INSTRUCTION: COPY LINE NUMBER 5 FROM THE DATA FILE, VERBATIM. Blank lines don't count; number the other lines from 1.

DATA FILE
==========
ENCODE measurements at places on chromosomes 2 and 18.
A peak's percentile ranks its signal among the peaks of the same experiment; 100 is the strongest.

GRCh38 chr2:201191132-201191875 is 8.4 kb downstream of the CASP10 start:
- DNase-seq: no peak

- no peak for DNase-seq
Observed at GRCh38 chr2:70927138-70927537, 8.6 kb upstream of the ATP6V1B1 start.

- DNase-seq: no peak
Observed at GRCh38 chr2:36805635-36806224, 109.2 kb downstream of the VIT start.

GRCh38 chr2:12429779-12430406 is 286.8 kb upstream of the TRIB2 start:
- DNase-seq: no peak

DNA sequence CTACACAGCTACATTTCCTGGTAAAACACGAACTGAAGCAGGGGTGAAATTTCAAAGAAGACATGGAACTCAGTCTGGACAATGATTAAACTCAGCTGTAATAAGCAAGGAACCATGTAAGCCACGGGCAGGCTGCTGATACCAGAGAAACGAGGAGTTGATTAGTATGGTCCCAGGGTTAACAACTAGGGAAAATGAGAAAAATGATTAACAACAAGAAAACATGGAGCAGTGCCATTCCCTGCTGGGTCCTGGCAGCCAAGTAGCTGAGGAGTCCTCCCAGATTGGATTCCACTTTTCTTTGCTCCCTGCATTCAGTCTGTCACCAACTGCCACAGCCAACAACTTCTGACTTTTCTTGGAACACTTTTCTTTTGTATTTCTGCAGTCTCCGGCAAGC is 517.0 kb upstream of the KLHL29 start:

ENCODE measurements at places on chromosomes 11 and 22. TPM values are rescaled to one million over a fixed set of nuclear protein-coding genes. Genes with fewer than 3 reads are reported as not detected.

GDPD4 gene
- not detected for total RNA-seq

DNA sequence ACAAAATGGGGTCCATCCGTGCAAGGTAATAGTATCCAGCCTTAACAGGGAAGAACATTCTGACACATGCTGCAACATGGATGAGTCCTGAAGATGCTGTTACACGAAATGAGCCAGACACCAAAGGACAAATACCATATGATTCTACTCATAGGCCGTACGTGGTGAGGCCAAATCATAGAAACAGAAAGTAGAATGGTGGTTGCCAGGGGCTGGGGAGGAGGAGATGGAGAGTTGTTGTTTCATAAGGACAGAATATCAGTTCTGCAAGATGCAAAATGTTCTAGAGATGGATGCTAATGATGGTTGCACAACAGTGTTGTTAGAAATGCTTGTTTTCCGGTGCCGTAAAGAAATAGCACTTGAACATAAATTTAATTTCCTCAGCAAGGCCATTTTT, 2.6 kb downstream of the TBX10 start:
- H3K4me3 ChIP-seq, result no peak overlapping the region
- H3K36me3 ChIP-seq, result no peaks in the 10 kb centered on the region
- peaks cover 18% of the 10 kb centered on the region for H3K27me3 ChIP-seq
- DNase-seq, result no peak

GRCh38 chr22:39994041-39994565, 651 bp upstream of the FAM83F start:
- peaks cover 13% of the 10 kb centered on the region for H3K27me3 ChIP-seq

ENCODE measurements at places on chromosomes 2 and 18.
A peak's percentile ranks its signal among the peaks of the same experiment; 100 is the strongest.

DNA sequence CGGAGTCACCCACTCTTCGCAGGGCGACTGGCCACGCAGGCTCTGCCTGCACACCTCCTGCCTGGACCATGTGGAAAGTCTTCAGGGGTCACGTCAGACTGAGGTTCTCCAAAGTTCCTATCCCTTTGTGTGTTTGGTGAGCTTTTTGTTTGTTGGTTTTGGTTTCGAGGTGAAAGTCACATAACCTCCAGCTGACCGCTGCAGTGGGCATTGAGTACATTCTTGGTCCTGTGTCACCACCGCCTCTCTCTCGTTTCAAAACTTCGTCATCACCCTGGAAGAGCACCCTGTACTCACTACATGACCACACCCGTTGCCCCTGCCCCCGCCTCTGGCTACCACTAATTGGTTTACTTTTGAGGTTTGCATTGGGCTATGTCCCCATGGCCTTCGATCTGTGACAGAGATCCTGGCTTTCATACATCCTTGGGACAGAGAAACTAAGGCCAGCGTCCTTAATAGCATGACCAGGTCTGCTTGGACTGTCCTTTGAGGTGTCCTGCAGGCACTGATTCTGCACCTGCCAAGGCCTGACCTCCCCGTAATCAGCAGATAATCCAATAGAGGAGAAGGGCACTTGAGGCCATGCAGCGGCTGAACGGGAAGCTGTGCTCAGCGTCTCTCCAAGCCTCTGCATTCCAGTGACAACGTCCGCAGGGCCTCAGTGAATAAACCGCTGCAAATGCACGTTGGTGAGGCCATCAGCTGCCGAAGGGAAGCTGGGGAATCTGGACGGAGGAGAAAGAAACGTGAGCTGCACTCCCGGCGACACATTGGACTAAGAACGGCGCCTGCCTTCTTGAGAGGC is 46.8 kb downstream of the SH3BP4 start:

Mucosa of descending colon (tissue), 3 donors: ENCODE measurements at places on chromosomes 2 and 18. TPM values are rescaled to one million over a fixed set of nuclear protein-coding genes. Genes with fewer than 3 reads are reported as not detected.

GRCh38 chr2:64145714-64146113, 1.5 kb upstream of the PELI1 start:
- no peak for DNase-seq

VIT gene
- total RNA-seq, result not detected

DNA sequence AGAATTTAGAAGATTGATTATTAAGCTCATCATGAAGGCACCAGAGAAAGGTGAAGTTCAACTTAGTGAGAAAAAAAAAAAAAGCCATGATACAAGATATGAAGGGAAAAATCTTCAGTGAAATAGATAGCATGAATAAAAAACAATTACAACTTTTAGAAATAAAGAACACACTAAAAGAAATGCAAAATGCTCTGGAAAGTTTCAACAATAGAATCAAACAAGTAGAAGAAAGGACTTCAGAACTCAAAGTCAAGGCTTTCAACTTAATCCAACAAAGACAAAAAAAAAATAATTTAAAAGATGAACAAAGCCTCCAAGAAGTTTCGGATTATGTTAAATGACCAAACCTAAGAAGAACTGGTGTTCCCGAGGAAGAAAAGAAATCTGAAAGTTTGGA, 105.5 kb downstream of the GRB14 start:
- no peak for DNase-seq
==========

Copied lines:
- no peak for DNase-seq